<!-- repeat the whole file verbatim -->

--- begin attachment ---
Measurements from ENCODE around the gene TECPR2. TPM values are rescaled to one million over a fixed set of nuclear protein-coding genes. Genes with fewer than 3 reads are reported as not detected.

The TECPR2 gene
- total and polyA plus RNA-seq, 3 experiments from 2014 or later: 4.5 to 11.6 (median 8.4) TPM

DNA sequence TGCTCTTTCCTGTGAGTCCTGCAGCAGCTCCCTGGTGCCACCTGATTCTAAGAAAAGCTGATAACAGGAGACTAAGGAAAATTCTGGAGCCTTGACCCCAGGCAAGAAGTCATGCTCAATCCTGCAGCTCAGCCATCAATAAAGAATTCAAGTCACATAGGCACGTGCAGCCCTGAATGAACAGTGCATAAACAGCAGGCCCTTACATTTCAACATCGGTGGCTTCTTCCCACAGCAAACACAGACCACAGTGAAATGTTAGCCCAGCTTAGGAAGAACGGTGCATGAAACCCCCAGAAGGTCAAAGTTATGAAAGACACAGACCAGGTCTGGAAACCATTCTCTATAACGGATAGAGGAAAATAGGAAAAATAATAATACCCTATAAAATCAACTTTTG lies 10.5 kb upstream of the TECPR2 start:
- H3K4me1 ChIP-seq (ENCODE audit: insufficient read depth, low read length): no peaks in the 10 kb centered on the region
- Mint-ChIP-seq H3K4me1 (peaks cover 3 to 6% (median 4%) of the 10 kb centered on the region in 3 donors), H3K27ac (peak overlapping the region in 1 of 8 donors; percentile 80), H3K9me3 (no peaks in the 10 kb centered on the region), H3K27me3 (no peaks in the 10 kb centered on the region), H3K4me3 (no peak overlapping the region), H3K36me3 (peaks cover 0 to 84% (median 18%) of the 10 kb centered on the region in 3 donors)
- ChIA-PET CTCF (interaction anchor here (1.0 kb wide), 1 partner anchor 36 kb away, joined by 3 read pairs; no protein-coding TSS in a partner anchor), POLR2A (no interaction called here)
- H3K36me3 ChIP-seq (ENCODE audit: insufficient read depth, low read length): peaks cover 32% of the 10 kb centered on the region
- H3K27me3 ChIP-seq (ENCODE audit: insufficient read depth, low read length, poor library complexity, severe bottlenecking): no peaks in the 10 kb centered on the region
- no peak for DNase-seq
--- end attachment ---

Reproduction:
Measurements from ENCODE around the gene TECPR2. TPM values are rescaled to one million over a fixed set of nuclear protein-coding genes. Genes with fewer than 3 reads are reported as not detected.

The TECPR2 gene
- total and polyA plus RNA-seq, 3 experiments from 2014 or later: 4.5 to 11.6 (median 8.4) TPM

DNA sequence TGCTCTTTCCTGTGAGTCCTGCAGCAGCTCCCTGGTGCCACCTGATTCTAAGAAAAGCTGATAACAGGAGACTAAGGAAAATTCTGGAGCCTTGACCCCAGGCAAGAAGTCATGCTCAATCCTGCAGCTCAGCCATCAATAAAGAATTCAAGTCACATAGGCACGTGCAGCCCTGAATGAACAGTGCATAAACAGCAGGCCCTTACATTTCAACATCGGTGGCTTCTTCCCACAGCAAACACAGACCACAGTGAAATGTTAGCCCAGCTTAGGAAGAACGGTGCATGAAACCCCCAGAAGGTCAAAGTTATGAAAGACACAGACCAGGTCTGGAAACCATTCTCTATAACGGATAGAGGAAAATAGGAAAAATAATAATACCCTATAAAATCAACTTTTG lies 10.5 kb upstream of the TECPR2 start:
- H3K4me1 ChIP-seq (ENCODE audit: insufficient read depth, low read length): no peaks in the 10 kb centered on the region
- Mint-ChIP-seq H3K4me1 (peaks cover 3 to 6% (median 4%) of the 10 kb centered on the region in 3 donors), H3K27ac (peak overlapping the region in 1 of 8 donors; percentile 80), H3K9me3 (no peaks in the 10 kb centered on the region), H3K27me3 (no peaks in the 10 kb centered on the region), H3K4me3 (no peak overlapping the region), H3K36me3 (peaks cover 0 to 84% (median 18%) of the 10 kb centered on the region in 3 donors)
- ChIA-PET CTCF (interaction anchor here (1.0 kb wide), 1 partner anchor 36 kb away, joined by 3 read pairs; no protein-coding TSS in a partner anchor), POLR2A (no interaction called here)
- H3K36me3 ChIP-seq (ENCODE audit: insufficient read depth, low read length): peaks cover 32% of the 10 kb centered on the region
- H3K27me3 ChIP-seq (ENCODE audit: insufficient read depth, low read length, poor library complexity, severe bottlenecking): no peaks in the 10 kb centered on the region
- no peak for DNase-seq